- 4 Min Read
- By: Michael Hurczyn
Preparing our BMW E30 for 18 Hours of Endurance Racing with AER
There is so work much to do. Where to begin?
In my latest post, I mentioned that the BMW E30 is well balanced, reliable, relatively quick, and pretty cheap to maintain. I have a fair amount of experience with the BMW E30 and probably north of 200 track days in them, so I've seen my fair share of weak points that should be addressed.
To prep for AER's twin 9-hour races, here is a partial list of the mechanical components I purchased from FCP Euro to replace preventatively.
|BMW Wheel Bearing Retainer - Genuine BMW 33411124945||$3.72||2||$7.44|
|BMW Wheel Bearing Dust Cap Front - Genuine BMW 31211130125||$3.18||2||$6.36|
|BMW Wheel Bearing and Hub Assembly Front (E30) - FAG 31211129576||$88.37||2||$176.74|
|BMW Axle Nut Front - Febi 31211125826||$4.35||2||$8.70|
|BMW Timing Belt Kit With Water Pump (E30 325e 325ix 325i) - E30KIT1||$117.99||1||$117.99|
|BMW Hood Lift Support (E30) - Meistersatz 51231906286||$8.99||1||$8.99|
|BMW 2-Piece Control Arm Kit Front (E30) - Lemforder E302PIECE-L||$169.99||1||$169.99|
|BMW Radiator (E30) - Nissens 17111468078||$142.99||1||$142.99|
|Red Line Water Wetter (12 oz) - 80204||$11.99||1||$11.99|
|BMW Brake Rotor Front (E30) - Bosch 15010060||$41.99||4||$167.96|
|BMW Oil Pan Gasket (Cork/Rubber) - CRP 11131730234||$2.89||2||
|BMW Fuel Filter - Bosch 13321270038||$9.99||2||$19.98|
|CV-2 Grease with Moly (14oz) - Red Line 80401||$12.95||1||$12.95|
The car really doesn't need any of these parts now, but it makes sense to swap things out before they fail.
The car is equipped with a Spec E30 class suspension consisting of Bilstein Sport Dampers, H&R Race Springs, Adjustable Camber Plates, 22mm Front Sway Bar, and a19mm adjustable rear sway bar. All of those components are in good kit, so the will simply be checked over.
The wheel bearings were recently replaced, but Noah at Phenix Engineering recommended repacking the bearings with CV-2 Grease with Moly (14oz) - Red Line 80401. The dropping point of most stock grease is around 300-400*F, and the CV-2 is rated for >800*F. We will also have a spare set on hand.
The front control arms are recommended to be replaced every two years per BMW CCA Club Racing rules. It has to do with stress on the ball joints over time with sticky tires. If one fails, the car could take a sudden sharp turn for a wall. FCP Euro has kits on sale right now, so that makes the decision easy.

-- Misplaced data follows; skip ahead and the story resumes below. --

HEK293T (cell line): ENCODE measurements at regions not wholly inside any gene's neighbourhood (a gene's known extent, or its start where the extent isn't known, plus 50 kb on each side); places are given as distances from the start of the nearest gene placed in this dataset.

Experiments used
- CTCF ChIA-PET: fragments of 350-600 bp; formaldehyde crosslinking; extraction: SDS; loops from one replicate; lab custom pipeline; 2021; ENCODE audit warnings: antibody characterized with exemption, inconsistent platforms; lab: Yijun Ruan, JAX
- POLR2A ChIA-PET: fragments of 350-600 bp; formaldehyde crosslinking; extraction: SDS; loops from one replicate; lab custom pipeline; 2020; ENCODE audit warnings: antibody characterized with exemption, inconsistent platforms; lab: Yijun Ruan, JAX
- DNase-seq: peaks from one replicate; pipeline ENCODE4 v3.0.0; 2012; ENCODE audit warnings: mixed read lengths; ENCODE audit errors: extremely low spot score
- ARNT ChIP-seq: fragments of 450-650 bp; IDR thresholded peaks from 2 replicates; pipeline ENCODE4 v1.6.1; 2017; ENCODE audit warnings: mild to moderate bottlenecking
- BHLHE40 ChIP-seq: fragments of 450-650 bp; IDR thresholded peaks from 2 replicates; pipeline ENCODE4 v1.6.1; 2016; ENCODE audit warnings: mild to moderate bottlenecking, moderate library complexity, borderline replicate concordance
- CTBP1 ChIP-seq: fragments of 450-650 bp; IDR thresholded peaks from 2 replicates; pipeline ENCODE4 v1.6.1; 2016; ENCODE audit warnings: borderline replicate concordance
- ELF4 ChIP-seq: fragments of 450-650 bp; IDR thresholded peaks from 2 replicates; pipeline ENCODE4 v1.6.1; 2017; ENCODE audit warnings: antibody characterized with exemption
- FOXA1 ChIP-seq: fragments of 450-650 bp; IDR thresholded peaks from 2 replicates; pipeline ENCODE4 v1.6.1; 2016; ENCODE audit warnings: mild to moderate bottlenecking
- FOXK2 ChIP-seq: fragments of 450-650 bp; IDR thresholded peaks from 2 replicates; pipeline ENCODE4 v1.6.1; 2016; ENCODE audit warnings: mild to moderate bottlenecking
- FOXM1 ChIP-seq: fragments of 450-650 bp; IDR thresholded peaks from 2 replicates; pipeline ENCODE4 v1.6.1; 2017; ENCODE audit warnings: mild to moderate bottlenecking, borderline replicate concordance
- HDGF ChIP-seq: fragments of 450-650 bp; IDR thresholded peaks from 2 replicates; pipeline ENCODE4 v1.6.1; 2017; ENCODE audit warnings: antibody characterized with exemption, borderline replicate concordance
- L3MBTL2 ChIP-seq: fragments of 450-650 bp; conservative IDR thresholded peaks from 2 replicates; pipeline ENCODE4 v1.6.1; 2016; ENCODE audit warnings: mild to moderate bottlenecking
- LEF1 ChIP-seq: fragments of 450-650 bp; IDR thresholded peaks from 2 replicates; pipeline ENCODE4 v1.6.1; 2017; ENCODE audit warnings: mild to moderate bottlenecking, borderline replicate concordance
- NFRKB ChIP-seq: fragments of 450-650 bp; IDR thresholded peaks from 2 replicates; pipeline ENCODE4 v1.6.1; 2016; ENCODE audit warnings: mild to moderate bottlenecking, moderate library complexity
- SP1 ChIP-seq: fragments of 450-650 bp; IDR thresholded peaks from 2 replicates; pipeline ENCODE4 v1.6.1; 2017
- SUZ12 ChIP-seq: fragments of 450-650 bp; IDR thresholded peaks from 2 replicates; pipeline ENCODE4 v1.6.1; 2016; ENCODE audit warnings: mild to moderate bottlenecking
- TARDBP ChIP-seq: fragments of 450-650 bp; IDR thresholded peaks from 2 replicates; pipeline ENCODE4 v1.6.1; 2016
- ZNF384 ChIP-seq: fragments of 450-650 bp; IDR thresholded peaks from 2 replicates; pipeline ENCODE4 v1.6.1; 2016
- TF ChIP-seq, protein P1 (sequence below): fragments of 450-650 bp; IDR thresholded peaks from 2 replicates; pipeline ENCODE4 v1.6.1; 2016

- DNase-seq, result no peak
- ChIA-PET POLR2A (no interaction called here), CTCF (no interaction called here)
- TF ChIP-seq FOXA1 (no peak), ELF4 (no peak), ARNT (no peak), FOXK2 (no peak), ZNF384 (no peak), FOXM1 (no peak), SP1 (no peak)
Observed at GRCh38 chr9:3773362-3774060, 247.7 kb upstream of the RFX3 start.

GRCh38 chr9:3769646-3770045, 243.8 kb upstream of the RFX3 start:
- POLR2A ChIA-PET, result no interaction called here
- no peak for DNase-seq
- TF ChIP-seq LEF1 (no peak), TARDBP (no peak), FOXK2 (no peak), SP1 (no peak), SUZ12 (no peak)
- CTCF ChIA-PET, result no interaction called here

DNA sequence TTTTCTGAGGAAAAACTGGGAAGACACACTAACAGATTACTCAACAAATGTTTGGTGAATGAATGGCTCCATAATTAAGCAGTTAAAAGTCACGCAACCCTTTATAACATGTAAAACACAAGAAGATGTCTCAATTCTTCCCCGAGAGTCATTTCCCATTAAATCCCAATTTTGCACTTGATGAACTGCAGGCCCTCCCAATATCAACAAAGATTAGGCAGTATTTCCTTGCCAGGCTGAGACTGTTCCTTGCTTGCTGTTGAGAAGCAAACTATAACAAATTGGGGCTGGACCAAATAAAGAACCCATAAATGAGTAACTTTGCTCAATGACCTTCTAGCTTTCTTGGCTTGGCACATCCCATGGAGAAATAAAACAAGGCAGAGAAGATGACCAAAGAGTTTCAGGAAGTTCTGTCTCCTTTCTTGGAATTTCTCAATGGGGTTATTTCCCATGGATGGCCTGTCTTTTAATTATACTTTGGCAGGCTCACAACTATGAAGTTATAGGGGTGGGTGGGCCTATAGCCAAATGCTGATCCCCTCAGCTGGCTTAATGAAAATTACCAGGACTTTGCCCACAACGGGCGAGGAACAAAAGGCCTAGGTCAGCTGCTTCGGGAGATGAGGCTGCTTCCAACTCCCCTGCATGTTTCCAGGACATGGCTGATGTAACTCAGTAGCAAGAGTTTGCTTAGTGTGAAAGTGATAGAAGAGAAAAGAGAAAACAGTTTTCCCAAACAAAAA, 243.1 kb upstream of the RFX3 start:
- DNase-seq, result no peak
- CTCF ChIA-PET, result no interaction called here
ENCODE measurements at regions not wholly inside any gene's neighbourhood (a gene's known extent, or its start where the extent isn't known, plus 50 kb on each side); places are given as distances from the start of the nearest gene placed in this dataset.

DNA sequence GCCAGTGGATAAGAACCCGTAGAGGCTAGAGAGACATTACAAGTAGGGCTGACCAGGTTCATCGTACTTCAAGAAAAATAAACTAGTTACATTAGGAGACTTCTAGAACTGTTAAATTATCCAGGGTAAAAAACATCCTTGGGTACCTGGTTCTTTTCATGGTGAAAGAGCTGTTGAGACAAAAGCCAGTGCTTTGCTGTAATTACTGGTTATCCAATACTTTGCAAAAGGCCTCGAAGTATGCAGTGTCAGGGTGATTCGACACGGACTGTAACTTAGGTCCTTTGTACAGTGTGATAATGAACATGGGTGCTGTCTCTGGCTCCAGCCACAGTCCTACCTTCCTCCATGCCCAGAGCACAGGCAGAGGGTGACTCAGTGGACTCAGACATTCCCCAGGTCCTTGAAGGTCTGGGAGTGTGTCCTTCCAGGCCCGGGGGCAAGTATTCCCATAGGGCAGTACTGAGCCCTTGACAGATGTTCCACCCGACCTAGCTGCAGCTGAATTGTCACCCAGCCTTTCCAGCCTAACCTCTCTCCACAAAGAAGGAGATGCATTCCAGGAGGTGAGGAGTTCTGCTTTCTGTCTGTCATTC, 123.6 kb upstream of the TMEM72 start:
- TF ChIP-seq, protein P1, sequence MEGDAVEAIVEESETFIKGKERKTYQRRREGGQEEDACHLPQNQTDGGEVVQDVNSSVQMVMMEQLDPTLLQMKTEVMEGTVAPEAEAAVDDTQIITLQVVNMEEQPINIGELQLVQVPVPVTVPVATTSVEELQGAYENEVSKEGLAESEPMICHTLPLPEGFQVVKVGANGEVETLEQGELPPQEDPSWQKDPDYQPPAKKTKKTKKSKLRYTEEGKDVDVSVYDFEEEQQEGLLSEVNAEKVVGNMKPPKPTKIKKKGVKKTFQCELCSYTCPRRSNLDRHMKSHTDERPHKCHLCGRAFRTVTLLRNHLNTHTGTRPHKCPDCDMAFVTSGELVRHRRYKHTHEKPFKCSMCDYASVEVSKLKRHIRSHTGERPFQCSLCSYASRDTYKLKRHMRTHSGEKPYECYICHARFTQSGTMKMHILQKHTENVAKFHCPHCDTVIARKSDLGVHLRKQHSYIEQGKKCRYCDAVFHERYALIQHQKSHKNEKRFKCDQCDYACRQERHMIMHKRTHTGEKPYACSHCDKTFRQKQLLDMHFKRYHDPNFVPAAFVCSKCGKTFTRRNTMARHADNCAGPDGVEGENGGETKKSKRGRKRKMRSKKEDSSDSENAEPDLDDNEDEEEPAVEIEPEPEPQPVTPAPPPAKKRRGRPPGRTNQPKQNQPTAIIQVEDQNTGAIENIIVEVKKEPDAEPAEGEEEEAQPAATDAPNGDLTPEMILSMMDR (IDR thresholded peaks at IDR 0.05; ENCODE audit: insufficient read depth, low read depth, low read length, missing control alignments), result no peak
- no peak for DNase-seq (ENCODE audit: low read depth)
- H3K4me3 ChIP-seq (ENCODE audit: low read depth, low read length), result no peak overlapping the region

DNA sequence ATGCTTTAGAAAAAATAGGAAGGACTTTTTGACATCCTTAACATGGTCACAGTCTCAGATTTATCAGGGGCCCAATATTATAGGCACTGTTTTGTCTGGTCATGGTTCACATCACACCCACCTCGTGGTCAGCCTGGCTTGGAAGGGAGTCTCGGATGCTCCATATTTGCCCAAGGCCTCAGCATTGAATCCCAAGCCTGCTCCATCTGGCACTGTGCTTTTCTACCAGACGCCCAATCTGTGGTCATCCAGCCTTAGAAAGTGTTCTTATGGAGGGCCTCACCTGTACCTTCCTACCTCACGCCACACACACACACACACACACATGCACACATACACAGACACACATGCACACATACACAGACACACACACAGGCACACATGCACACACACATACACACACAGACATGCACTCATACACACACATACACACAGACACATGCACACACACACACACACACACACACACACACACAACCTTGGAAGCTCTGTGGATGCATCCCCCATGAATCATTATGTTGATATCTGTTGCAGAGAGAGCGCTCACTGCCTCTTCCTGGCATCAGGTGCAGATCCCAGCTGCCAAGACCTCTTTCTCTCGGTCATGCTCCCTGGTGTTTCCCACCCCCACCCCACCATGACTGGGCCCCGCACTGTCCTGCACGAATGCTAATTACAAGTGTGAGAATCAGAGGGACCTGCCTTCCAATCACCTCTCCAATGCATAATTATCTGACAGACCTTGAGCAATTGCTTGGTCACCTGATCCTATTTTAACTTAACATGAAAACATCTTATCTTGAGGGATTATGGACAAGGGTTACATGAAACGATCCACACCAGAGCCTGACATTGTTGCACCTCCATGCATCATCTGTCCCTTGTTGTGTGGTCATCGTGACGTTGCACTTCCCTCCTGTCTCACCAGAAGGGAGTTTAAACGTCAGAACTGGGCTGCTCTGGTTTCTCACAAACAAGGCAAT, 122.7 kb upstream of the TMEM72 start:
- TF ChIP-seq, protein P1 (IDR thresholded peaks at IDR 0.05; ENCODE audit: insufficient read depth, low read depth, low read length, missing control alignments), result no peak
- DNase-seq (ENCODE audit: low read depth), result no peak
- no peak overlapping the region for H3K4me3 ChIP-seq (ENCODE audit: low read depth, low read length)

Watkins Glen has some very long straights with heavy braking zones. The stock BMW brakes are adequate for race duty when equipped with race pads and proper ducting for cooling. I opted to go with OEM equivalent BOSCH rotors instead of slotted or drilled rotors because it is the simplest solution. Drilled rotors are very prone to cracking from heat stress. Slotted rotors are designed to let gases and heat generated by friction to more easily escaped, but much more expensive, and with proper brake ducting, there will be enough air passing through the rotors on the straights to cool off the brakes.
For pads, I went with PFC 08 Endurance Compound. They are proven to provide good bite and longevity which we'll need over 9 hours. If we don't have to change pads over the course of the race, that's much faster than running a pad with better stopping power, but then spending 15 minutes in the pits swapping pads.
The timing belt probably doesn't have too much time on it, but it's cheap insurance to replace it. FCP Euro offers a Timing Belt Kit for the E30 that has everything you'd need including water pump, timing belt, tensioner, and all new gaskets and seals. We'll do a full write-up on replacing the timing belt in a future article. There are a few key steps, but it's really not that difficult of a project.
The cooling system is in good order, but I will remove the radiator when doing the timing belt service to make everything easier to access. When it's out I will install a new radiator and use the old on as a spare. The cooling hoses also will be replaced because over time, with the expansion and cooling of them, they could become loose or fail. Again, cheap insurance.
The M20 engine has the oil pump angled down and to the left in the oil pan as viewed from the driver's seat. In left hand turns, the oil pressure can drop from about 55psi to under 15psi. That loss of pressure over time can cause many things to go wrong in the engine. Most common of those is rod bearing failure. To combat this, many E30 racers run a crank scraper.
Using a crank scraper keeps the oil in the pan instead of sloshing around your crankshaft and stealing your horsepower. Luckily the Glen only has three high-g left hand corners, so hopefully this will do the trick.
However, the Glen has six high-g right handers. This causes a problem with fuel starvation since the fuel pump is house on the passenger side of the car, and all the fuel flows away from the pump. There are a couple kits to solve this on the e36, but not much on the E30 front. I'm currently working on a solution. If anyone has some insight, please post your experience in the comments.
So, that's not a small undertaking. I am scheduled to be at Lime Rock Park on Saturday April 16th instructing with the CT Valley Chapter's Drivers School, and then at the UConn Car Show on the 17th, and then need to be ready and on the way to Watkins Glen on April 21st. I better get wrenching...
Next time we'll go over the logistics of having to run a car for 9 hours straight. What tools and and equipment we need, plus things like how the heck are we going to to get 60-70 gallons of fuel to the track so we don't have to pay $8/gallon at the track pumps.
My Avatar picture was taken in 1980, and I've been playing with BMW's ever since. BMW CCA Driving Instructor since 2001. Track Rat, Club Racer, general tinkerer, and Brand Director at FCP Euro. Driver of the FCP Euro sponsored #710 e30 and #720 C300 in AER.